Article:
Embarking on five game road trip with their dads in tow, the Caps headed to newly Cory Booker-less Newark for date with the Devils. Allowing the fewest shots per game in the NHL and featuring the blue-hot Cory Schneider, New Jersey didn’t look like great opponent to get Washington’s hapless offense going. They weren’t. Yep, it’s gonna be one of those again.
As usual these days, the game got off to a horrid start. Five minutes in, Dmitry Orlov made another silly mistake, fumbling the puck in the Caps offensive zone. Steven Gionta and Ryan Carter went the other way on the odd-man break. Shockingly, Mike Green did not misplay the 2-on-1. It wasn’t enough. The puck snuck past Michal Neuvirth off the blade of Gionta.
Early in the second, Adam Henrique put the Devs up by two with Orlov in the box for holding. Jaromir Jagr made the play, fabulously skating through the Capitals defense before feeding the puck in front for his second assist of the game. Facing this Capitals offense, it looked like that was all New Jersey needed.
Jason Chimera, however, had other ideas. Midway through the third, he deflected a John Erskine shot from the point for his third goal in seven games. It wasn’t enough though.
When I get frustrated, I try to leave the situation before I do something stupid. I go outside, I gather my thoughts, I try to compose myself.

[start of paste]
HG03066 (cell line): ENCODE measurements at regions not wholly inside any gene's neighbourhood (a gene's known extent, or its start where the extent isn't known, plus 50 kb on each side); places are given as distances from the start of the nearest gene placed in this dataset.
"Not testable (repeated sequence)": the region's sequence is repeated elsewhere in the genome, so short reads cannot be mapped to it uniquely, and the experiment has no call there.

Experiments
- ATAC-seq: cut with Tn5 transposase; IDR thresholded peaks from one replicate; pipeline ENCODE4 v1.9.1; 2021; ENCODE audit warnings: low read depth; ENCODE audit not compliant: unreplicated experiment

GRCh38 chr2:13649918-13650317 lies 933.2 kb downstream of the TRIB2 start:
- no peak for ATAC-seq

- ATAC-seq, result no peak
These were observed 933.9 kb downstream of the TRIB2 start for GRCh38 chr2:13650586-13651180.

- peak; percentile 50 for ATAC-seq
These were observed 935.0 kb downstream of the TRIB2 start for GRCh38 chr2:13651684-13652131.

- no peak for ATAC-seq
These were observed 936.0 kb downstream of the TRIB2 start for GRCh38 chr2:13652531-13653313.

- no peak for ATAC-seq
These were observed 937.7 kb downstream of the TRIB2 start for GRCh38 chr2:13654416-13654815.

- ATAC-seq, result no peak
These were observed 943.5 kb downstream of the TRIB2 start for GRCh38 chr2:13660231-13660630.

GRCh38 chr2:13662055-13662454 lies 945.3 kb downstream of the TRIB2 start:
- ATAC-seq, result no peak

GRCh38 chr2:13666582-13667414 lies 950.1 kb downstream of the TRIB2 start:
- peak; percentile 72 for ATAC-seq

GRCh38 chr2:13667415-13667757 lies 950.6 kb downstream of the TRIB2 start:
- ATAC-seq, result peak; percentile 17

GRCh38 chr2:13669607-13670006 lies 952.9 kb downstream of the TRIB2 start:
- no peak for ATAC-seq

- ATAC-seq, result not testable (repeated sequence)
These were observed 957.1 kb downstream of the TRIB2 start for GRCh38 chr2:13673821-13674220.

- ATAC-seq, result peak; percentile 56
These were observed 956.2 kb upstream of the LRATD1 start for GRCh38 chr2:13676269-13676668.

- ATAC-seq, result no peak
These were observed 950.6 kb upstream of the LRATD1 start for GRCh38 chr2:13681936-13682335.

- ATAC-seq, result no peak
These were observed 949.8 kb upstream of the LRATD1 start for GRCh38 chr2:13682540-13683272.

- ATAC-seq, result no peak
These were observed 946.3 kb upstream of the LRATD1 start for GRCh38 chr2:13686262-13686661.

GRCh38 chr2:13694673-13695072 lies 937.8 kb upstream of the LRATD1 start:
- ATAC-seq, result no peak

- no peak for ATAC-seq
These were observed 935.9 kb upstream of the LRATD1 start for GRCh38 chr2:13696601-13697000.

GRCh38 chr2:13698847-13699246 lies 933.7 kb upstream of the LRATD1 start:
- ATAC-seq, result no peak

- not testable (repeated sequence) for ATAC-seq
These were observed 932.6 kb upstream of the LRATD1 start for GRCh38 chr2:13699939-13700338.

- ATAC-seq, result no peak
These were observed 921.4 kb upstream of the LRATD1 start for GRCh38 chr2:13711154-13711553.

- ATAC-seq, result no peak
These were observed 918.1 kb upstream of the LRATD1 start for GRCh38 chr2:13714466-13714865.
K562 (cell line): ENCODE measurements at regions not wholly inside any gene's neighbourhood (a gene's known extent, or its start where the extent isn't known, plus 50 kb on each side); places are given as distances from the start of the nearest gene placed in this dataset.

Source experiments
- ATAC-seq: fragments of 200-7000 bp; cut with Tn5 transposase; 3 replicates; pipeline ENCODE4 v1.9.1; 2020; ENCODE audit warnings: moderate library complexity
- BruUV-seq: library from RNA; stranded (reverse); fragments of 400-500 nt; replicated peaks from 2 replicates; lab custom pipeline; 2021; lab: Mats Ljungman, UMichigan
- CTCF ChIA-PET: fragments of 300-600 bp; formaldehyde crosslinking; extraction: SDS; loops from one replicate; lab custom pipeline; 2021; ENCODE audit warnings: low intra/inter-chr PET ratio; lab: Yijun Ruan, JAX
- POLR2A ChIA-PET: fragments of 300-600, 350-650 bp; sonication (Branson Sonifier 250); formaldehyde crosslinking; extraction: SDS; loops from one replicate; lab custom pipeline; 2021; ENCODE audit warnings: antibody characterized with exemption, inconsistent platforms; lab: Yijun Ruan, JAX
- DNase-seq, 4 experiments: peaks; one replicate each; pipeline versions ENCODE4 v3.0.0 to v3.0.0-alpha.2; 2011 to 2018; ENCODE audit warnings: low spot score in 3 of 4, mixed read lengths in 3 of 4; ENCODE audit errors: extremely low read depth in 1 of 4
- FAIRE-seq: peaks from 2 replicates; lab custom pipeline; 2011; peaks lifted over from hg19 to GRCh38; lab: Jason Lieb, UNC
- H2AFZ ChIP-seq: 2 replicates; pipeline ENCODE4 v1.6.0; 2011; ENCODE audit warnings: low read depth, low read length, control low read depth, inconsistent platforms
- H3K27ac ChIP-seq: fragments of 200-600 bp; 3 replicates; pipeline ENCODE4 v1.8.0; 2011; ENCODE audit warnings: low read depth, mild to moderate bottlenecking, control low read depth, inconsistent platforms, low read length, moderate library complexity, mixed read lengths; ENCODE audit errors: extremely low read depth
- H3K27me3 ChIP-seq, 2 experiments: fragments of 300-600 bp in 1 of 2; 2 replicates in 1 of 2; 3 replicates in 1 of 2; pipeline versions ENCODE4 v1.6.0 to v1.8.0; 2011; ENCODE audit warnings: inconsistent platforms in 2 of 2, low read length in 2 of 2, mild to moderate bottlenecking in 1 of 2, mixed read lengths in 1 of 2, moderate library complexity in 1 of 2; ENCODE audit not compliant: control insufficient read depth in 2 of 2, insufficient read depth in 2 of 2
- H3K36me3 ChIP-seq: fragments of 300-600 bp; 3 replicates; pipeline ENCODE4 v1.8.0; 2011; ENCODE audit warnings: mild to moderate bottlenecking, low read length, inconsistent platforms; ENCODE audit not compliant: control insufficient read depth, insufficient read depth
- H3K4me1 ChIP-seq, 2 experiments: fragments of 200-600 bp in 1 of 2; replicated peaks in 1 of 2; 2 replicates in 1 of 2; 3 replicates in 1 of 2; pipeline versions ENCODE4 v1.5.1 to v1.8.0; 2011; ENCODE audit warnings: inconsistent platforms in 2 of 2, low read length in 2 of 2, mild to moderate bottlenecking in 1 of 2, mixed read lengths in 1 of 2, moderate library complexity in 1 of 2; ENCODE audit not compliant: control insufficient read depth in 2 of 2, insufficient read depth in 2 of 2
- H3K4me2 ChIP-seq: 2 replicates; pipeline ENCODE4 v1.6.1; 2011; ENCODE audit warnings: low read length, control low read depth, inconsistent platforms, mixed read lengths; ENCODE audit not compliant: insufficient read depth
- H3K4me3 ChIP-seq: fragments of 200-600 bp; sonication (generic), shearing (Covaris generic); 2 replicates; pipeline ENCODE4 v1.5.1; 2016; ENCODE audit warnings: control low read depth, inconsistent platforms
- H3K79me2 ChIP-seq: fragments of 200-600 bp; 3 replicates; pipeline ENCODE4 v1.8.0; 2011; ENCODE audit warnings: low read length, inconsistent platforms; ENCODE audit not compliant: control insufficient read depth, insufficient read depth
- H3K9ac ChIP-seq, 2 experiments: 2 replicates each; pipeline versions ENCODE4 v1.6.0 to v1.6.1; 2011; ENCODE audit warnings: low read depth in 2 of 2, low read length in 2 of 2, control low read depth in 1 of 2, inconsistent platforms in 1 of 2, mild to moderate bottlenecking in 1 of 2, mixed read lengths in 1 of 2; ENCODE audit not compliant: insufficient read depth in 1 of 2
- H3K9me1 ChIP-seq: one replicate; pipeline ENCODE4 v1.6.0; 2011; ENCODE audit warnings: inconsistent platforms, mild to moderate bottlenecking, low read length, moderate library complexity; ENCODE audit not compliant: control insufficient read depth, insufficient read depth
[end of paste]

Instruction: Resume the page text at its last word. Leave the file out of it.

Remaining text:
World-class hockey player Sidney Crosby doesn’t have that luxury. He’s trapped in a 200′ x 85′ plexiglass case of emotion. Or maybe he really is an enabled and entitled goon who enjoys temper tantrums, complaining, and cheap shots. Whatever it is, Crosby lashed out again on Wednesday night. This time he took his aggression out on poor li’l Connor Carrick.
Johansson (red) laughs during the preseason Capitals Alumni Game. (Photo: Chris Gordon)
The Washington Capitals’ defense allows the second most shots per game in the NHL. They’ve put perhaps their best defensive prospect, Dmitry Orlov, through recall-scratch-repeat hell. Now that Orlov is finally playing, he’s paired with a guy who has a similar skill set, Mike Green.
Then there’s the frequent shuffling of the Caps blue line deck. Due to injuries, on-ice struggles, waiver pickups, and call-ups from the minors, Washington has used twelve different defenseman this season. Just about every blue liner in the organization has gotten a shot as part of the 2013-14 Caps D corps.
As we head towards the stretch run, the Caps seemed to have settled on a lineup for now: John Carlson, Karl Alzner, Mike Green, Dmitry Orlov, John Erskine, and Connor Carrick. Though Washington’s defense has been its biggest flaw, its recent improvement may also their best chance at making — and succeeding — in the playoffs.
A few weeks ago, I spoke with assistant coach Calle Johansson, the man who runs the Caps’ blue line, and asked him about some of his decisions, including some of the positives from this season.
Connor Carrick rushes the puck up ice (Photo credit: Francois Laplante/HHOF-IIHF Images)
World Juniors semifinalists were determined on Thursday. Washington Capitals prospects combined for three points. Riley Barber had one assist to his name, while Andre Burakovsky recorded a pair of helpers.